My Dream Come True: The Smelliest Flower in the World

This little Corpse Flower bloomed at Olbrich Botanical Gardens in Madison, WI in 2006.
Photo Credit
Sheri Ann Richerson
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Ever since I saw a slide of England’s Royal Botanical Garden at Kew’s Amorphophallus titanum, the biggest and smelliest flower on the planet in 1997, I wanted one. 

Sir Geoffrey Lewis of Kew did a presentation at the Houston Art Museum about unusual plants to draw attention to the “Millennium Seed Bank” in which Kew was gathering, cataloging and preserving every know species of plant in the world.  The 200-pound Titan tuber is on the Threatened Plant list and is in the collection to preserve it from rapidly disappearing rainforest environments.

I coveted one, despite its size. Covet grew to obsession in the last 15 years, because I found five relatives of the Titan.  I can grow and flower Arum (amorphophallus) tubers easily here in USDA Climate Zone 5.  

When Jeff Epping, director of horticulture at Olbrich Botanical Garden in Madison, WI, mentioned to me that he thought he could get me a bulb from the University of Wisconsin at Madison’s botany department, I screamed “Yes!!! … please.”

I picked up my ‘Titan’ Arum from Olbrich Botanical Garden last week and have been watching it grow by the inch daily!

I saw and photographed ‘Big Bucky’, as UW called their Titan, in June 2001 when it bloomed spectacularly.  National television networks filmed the eight-foot-seven-inch flower unfurling.  Too bad they didn’t have smellavision, because the odor was gut-wrenching, like rotting flesh with a dash of fetid cheese.  Turns out that my Titan tuber was grown from a seed from ‘Big Bucky’!  The UW tuber came from Sumatra, native home of Titan Arums.

This is Big Bucky, the Titan that bloomed at the University of Wisconsin in June 2001.  It’s the daddy of my Titan.

Arums are related to calla lilies, anthurium, philodendron and dieffenbachia.  Many of them have blooms, too, but they don’t stink.  A few of the larger Arums emit smells of ripe bananas and even vanilla.  I have several ‘Konjac’ Arums that smell almost as bad as the Titan, but their flowers are only five-feet-tall at the most and quite narrow, about 18 inches in diameter.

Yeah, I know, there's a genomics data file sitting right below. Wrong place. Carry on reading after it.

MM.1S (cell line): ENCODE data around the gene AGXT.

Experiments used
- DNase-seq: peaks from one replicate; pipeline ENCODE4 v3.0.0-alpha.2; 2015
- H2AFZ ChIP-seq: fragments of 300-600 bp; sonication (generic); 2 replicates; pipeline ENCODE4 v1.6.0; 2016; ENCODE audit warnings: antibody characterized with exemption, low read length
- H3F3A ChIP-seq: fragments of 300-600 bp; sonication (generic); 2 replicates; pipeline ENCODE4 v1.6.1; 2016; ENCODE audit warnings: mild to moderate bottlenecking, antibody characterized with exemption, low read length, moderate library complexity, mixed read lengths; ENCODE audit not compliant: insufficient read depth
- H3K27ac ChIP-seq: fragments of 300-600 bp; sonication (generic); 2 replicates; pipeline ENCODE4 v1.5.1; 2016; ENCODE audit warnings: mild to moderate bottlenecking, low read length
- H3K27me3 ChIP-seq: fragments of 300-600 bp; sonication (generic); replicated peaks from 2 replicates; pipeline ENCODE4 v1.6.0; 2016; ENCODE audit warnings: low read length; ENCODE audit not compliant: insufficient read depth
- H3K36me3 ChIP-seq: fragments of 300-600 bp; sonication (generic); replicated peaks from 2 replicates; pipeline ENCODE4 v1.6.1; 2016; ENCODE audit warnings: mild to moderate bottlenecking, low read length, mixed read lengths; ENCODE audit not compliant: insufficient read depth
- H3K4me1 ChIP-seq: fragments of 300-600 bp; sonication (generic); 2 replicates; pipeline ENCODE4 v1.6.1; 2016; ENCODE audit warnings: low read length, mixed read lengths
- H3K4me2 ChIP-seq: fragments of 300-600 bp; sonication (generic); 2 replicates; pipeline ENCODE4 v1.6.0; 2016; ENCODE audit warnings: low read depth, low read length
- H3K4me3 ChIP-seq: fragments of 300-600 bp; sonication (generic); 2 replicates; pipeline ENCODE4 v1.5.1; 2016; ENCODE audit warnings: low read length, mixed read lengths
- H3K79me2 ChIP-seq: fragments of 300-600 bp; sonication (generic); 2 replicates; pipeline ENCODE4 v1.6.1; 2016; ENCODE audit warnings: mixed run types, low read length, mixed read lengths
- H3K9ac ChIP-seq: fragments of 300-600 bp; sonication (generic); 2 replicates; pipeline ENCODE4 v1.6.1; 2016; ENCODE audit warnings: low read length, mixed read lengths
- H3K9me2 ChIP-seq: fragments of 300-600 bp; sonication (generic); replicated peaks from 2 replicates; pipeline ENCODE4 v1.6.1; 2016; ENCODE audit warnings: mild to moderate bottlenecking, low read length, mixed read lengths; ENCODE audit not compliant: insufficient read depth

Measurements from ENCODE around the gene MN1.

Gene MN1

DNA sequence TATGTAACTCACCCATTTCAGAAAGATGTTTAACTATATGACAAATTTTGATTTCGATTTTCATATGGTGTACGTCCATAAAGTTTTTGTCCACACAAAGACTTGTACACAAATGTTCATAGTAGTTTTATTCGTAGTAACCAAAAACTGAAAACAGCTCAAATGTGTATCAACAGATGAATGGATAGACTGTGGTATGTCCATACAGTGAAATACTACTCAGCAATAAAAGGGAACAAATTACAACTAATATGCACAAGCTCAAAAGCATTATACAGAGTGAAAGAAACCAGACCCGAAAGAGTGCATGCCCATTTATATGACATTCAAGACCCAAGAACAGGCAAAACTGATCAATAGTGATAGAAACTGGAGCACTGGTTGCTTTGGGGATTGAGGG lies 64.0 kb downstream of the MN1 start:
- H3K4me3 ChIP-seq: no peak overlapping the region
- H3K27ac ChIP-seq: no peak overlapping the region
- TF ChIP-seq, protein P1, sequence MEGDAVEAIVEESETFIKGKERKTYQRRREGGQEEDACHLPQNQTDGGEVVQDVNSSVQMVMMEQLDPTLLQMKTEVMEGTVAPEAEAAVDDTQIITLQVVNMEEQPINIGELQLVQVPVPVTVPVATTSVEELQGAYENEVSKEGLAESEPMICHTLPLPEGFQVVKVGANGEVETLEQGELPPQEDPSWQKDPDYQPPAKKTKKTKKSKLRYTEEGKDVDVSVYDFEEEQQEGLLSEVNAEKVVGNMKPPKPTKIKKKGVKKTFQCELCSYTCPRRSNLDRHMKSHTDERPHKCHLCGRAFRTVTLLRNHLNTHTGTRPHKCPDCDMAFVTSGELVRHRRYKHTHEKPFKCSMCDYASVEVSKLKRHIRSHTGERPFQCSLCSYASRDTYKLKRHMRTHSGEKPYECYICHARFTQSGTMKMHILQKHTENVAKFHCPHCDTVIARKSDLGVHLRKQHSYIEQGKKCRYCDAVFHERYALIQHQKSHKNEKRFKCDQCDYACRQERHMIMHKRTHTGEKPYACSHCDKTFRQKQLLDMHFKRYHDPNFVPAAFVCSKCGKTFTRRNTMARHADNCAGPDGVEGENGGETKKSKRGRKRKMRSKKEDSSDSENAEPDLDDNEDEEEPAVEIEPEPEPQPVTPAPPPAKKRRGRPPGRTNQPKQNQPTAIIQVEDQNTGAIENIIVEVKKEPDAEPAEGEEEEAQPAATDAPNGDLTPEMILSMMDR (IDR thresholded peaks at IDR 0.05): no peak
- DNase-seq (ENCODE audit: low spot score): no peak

Many Arum tubers grow to be huge.  This ‘Konjac’ from my collection is 31 pounds.  ‘Titan’ tubers can hit 200 pounds!

Mechanics of the rotting corpse smell

Many refer to Titans as corpse flowers, because of their odor, which is composed of heavy, sulfur-based compounds that do not become airborne easily. The plant heats itself up in order to volatilize its “perfume,” enabling the smell to go further, attract more flies, and increase the chance of pollination. To heat up, the plant “burns” stored carbohydrates, short-circuiting its basic respiratory process in order to maximize the production of heat.

Many members of the Arum family perform metabolic burns like this, but on a smaller scale. Unfortunately, the enormous amount of energy the plant expends in attracting flies limits the amount of time it can bloom.  That’s why these plants typically bloom for only a few days, and why they don’t bloom every year.

During bloom, the tip of the spadix (the central spike) is about human body temperature. The rest of the spadix is cooler (though still warmer than the surrounding air), but the surrounding spathe is cool.

My tuber is about ten years old, I’ve been told, and it should bloom next summer or the summer after.  I’m SO excited.  And, you faithful readers will get the first pictures and details when it flowers in all its stinky glory!

Update: See my post on my “Stinky Corpse Flowers Putting on a Good Show Indoors!”

About The Author

Doreen G. Howard

Doreen Howard, an award-winning author, is the former garden editor at Woman’s Day. She has gardened in every climate zone from California to Texas to Oklahoma to the Midwest. She’s especially fond of unusual houseplants and heirloom edibles. Read More from Doreen G. Howard

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